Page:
News of the Collegesummer2007

Literary Magazines: A Brief History


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Reed’s first yearbook in 1915 introduced the Literat Club, an informal group of students who “workshopped” together, reading their writings for group criticism. Literary pieces often appeared in the annual Griffin in the 1920s; many were written by members of the Quills, a literary group established in 1919. The first faculty member to be listed as teaching creative writing, Esther Shephard (1921–22), oversaw the production of the Pseudonym, a collection of the works of her students. The Gawdawfulers, begun in 1928 and lasting through 1935, were advised by Professor V.L.O. Chittick; they published their work in annual anthologies, and included many items by the budding poet Mary Barnard ’32. Professor Lloyd Reynolds (1929–69) was hired originally as an instructor in English and taught creative writing long before he discovered calligraphy and moved to the art department.

The 1940s saw the publication of the Gargoyle (1941–50) and Prologue (1947–49), which perhaps encouraged the extraordinary blooming of poets in the late 1940s, among them the future beat poets Gary Snyder ’51, Phil Whalen ’51, and Lew Welch ’50, as well as Bill Dickey ’51, Don Berry ’53, and others. Both the Gurgle (1951) and the Gorgon (1952) came soon after, but were short-lived, while the better-known Janus literary magazine started in 1950 and ran until 1957.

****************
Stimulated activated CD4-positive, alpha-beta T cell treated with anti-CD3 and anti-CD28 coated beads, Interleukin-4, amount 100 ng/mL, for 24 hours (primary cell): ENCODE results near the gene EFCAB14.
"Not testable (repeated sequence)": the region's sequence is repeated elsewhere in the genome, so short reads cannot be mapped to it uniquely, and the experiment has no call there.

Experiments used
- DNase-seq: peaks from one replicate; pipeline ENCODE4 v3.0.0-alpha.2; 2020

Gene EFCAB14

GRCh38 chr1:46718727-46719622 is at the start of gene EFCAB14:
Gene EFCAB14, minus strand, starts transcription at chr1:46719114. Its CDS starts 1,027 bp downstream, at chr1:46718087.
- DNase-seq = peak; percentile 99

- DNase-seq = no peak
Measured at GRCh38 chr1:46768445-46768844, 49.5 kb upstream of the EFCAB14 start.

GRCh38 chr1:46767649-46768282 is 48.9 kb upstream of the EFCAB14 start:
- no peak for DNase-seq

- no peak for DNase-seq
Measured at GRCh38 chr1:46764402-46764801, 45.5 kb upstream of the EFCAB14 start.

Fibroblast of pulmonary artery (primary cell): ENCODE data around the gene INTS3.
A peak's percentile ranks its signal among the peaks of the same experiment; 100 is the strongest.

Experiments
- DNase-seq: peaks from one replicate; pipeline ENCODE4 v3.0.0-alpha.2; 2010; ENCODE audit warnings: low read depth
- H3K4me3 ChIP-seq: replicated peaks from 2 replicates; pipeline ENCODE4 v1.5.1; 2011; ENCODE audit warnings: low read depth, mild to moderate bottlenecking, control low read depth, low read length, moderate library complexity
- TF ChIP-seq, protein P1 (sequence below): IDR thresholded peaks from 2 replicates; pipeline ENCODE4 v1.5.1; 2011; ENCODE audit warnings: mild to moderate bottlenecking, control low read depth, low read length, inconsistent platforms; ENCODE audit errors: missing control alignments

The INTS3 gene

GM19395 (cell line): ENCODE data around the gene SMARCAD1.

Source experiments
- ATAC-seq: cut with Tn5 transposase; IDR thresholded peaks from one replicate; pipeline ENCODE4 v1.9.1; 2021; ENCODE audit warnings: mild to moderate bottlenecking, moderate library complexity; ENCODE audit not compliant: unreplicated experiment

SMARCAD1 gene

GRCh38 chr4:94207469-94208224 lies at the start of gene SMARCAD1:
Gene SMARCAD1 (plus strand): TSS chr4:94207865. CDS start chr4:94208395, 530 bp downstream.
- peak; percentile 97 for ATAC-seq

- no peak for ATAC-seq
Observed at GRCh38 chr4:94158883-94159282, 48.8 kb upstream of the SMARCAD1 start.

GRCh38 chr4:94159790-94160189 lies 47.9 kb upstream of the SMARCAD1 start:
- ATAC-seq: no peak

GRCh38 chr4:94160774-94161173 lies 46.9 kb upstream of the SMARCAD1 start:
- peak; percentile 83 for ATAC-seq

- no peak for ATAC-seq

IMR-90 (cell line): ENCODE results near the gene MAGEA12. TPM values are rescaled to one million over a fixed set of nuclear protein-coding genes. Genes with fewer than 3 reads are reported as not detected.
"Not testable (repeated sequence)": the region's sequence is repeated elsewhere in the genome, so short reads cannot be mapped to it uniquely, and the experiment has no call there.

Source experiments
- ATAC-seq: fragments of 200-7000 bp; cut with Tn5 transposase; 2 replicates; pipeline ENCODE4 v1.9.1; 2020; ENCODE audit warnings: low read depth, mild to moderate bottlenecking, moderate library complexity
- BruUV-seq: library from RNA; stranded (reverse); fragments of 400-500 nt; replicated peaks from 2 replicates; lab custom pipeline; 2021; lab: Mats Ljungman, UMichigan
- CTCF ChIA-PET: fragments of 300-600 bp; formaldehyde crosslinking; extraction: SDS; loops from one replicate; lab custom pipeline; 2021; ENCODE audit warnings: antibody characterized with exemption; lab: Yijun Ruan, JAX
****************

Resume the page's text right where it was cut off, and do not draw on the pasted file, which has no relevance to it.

The 1960s saw several brief attempts at producing literary magazines, but none were carried on. Many titles appeared in the 1970s, several on a larger scale, such as BIGWORD (1974–79) and the Oregon Anthology of College Poetry (1977). The Rude Girl Press, begun in 1980, still brings out irregular issues of feminist writing, and the ’80s also saw extended activity with the Small Press Collective, which lasted through 2002. The Reed College Creative Review has published annually since 2004, and there is an annual Mary Barnard Academy of American Poets Contest for Reed student poetry. The newest addition to Reed’s roster of literary magazines, Counterverses, was published in 2007 by students involved with Reed’s office of multicultural affairs.

Gay Walker ’69, Special Collections Librarian